The pinnacle of the super-hero genre. While certainly not overlooked on release, Sam Raimi’s Spider-Man 2 now looks better than ever when compared to the comic book movies of today. Every year we are now seeing several high profile super-hero films released. Some are great, but most fail to compare to 2004’s spidey flick. It simply feels like a completely different film, a personal tale of one young man’s struggle to balance what he should do and what he wants to do. It is the story of pure heroism with relatively small stakes, a tragic villain, and a touching romance.
Tobey Maguire returns as Peter Parker, a burned-out student struggling to cope with the demands of university, multiple part time jobs, paying rent, heartache, and the fact that he’s a masked vigilante who feels responsible for the safety of New York. The role of Spider-Man is getting in the way of Peter’s life, breaking down his relationships with the people he cares most about and generally making life pretty miserable for him. The main source of Peter’s problems is his love for MJ (Kirsten Dunst). The romantic subplot feels far more polished than its predecessor and maintains the awkwardness without even appearing unrealistic.
The film is a great extension on the first’s themes of responsibility and power and serves as a further in depth look at its complex lead character. Despite this, Spider-Man 2 manages to be its own stand-alone film; subplots set up in the first (Peter’s guilt for his uncle’s death, the tension between him and his best friend Harry) are hinted at and later revealed in such a way that it would still be a rewarding experience for any who hadn’t seen the first film.
As Peter is going through his identity crisis a new villain rises in the form of Doc Ock (Alfred Molina). A monstrous sequence that could be straight out of a horror film marks the moment he turns to evil. Doc Ock, like Willem Dafoe’s Green Goblin before him, is a sinister reflection of Spider-Man. He is a passionate scientist who has been given a great power and has been deeply affected by the death of a loved one. When the two do battle it feels very personal and it is more a battle of ideals, of selflessness versus selfishness, than just good versus evil. It helps that the action sequences really pack a punch. The iconic train sequence still manages to be both breathtakingly thrilling and ends in a surprisingly touching manner.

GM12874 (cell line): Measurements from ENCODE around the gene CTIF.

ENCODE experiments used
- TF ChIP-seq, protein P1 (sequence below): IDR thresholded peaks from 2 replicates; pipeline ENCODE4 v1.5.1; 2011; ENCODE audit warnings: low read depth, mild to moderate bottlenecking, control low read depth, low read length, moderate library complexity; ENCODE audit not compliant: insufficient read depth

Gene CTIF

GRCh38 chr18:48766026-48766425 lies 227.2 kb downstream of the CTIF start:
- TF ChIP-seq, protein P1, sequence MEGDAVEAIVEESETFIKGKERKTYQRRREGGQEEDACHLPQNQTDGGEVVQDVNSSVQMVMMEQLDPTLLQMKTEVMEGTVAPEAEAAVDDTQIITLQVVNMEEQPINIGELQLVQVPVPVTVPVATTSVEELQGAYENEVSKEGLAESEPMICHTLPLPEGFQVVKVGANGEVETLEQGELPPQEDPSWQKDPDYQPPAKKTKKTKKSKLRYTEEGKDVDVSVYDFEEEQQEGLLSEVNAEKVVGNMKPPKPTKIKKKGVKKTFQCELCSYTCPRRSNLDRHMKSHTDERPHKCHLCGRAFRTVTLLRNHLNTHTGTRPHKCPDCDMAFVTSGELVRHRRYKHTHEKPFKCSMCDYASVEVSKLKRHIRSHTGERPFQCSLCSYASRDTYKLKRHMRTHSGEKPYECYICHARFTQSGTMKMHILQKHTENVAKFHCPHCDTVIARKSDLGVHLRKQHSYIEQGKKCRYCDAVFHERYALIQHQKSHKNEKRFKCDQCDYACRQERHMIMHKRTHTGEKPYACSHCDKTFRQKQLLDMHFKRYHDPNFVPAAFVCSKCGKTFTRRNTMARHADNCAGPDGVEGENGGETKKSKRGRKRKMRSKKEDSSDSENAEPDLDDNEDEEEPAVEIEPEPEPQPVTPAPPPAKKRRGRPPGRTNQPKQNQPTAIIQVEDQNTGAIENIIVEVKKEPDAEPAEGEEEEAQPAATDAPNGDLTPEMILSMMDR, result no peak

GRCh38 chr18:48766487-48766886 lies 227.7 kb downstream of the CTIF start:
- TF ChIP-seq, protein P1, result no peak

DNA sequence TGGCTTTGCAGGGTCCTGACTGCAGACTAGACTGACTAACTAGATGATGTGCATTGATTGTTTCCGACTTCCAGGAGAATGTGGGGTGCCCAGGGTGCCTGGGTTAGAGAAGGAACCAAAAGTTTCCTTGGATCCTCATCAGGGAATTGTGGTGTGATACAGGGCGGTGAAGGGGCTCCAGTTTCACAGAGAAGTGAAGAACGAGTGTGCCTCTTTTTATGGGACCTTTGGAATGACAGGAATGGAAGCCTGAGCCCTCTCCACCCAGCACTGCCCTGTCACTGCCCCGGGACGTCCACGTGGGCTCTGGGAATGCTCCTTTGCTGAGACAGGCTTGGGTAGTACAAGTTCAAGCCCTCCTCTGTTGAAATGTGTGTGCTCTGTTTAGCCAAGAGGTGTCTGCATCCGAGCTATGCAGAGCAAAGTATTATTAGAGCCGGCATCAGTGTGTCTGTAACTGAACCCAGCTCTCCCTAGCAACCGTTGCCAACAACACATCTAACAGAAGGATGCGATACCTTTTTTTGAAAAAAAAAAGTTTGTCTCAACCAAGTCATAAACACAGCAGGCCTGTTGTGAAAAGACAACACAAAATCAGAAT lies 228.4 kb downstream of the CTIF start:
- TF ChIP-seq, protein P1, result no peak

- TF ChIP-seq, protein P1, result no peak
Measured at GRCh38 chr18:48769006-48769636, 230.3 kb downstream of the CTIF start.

It is always worth noting that Sam Raimi’s Spider-Man was released in 2002 to a world still reeling from 9/11. Spider-Man 2 continues to touch on the powerful New York spirit that its predecessor highlighted. Not only are the stunning skyline shots that show off the city’s modern beauty still present, but also scenes of the diverse citizens acting in unison to protect their city. The film’s themes of heroism are not about how being a hero could be dangerous, and its not the fact that Spider-Man is risking his life that it is important. The message is that sometimes to do the right thing you have to do something you don’t want to do, that Peter must give up his dreams and relationships and pursue a life he doesn’t want because it is the right thing to do. The film does such an excellent job with the character that he becomes someone you can truly empathise with, which makes his journey during the film incredibly rewarding.
Sam Raimi’s direction throughout is brilliant, the film has a great tongue in cheek feel to its exaggerated world but still manages to be serious when it needs to be. There are several cameos and comic moments that genuinely add to the story and never take away from the dramatic moments. J.K. Simmons is, yet again, consistently hilarious. As mentioned earlier, there is even a scene of pure horror which doesn’t feel out of place in any way. Despite the influence of other genres, this is still very much a comic book movie which uses its fantasy elements to tell a real-world story.
As well as its light-hearted moments, Spider-Man 2 contains some powerful dramatic scenes, most of which revolve around Rosemary Harris’ sublime performance as Peter’s heartbroken aunt. One moment always stuck with me; when Aunt May refuses to let Peter leave without giving him $20 for his birthday, despite her own struggles with money.
When the action kicks in and Danny Elfman’s stirring score swells the film begins to look like any normal super-hero movie, but it is so much more than that. We root for this hero because we root for the person behind the mask. Spider-Man might be a work of fantasy, but Peter Parker feels real.